Writing Fiction in a Man's World
Written by
Tess Hardwick
March 2011
Written by
Tess Hardwick
March 2011

My first novel, Riversong, is coming out next month, published by Booktrope.  It’s the story of a woman who has an unexpected tragedy that leaves her penniless, pregnant and in mortal danger.  She’s forced to flee from her life in Seattle to the small town in southwestern Oregon where she was raised.  


I set it in a fictional town called River Valley.  It’s similar to the one I grew up in, with some tweaks and deletions, of course.  But it’s a love letter to the landscape of southern Oregon and a homage to people I knew when I lived there, especially my generation of friends who left because there was no work and no opportunities.


When my character arrives in River Valley, she quickly becomes ensconced in the community and agrees to help reinvent the town into a tourist destination by opening a gourmet restaurant using her wit and business acumen. 


And she meets a man.  A musician.  He’s a good, sexy man like the one I’m married to in real life.  They fall desperately in love but she has a secret that could endanger them both.  There are several scenes of poignant, descriptive lovemaking, all central to the plot and themes and quite simply what people do when they fall in love.  And yet I’ve felt slightly apologetic about not only the romantic scenes, but also that I’ve written a love story. Will male critics automatically dismiss it as a romance novel and miss all the subtleties of the characters and themes or the skill of my writing? 


Ultimately, though, I decided to stop apologizing.  I wrote a love story.  I have to own it.  This is a book about how the redemptive power of all kinds of love can rewrite your life.  It’s the subject I’ll always be drawn to, how the people you love can bring you out of tragedy to live another day. 


And I shouldn’t apologize for it.  Women’s fiction is the one place where we can make it as much about a woman as we want.  The rest of the world is so often about men.  We shouldn’t have to apologize for writing about what we know.  I am a woman.  I’m a fierce, intelligent woman who loves a man and has had the magnificent experience of bringing a baby into this world.  Does it make the writing less relevant, descriptive, or poetic because of the subject?  Absolutely not.  Does it make it less interesting because it’s a female main character?  Absolutely not.  Are ‘important’ books only about wars, or man versus his environment, or male coming-of-age stories?  Absolutely not.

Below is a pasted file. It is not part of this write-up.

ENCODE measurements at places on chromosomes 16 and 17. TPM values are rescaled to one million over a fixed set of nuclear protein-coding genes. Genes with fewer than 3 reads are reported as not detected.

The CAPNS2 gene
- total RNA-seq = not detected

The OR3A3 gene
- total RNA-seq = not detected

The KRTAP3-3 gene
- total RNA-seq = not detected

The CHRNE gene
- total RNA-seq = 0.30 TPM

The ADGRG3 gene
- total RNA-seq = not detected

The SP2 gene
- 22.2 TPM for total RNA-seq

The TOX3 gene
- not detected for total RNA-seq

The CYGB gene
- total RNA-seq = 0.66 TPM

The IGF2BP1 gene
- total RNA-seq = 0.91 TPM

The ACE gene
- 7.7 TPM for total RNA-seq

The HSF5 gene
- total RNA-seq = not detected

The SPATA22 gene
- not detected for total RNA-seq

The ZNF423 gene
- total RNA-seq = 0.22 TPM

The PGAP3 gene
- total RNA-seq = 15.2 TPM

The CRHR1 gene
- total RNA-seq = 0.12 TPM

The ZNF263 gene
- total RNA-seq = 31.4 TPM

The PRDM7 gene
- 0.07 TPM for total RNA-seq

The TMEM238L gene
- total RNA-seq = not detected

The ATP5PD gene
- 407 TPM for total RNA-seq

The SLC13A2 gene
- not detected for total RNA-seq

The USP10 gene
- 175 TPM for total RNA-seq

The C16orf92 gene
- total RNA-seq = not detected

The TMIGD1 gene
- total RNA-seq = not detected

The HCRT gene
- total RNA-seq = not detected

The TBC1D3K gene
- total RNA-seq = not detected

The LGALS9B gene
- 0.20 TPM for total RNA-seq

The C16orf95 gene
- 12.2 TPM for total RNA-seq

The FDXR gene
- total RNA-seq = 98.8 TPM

Are many beautiful written books dismissed merely because they are about ordinary women?  Absolutely.  But here is what I know, what I believe without a doubt:  there are women like the characters in my book all over this complicated world and they’re doing amazing things, brave acts, noble work, and I find them interesting beyond belief.  I certainly find them relevant.  Important.  They inspire me to write, to capture on the page the gloriousness of their existence in a world that requires tremendous courage.  What could be more ‘important’ than that? 

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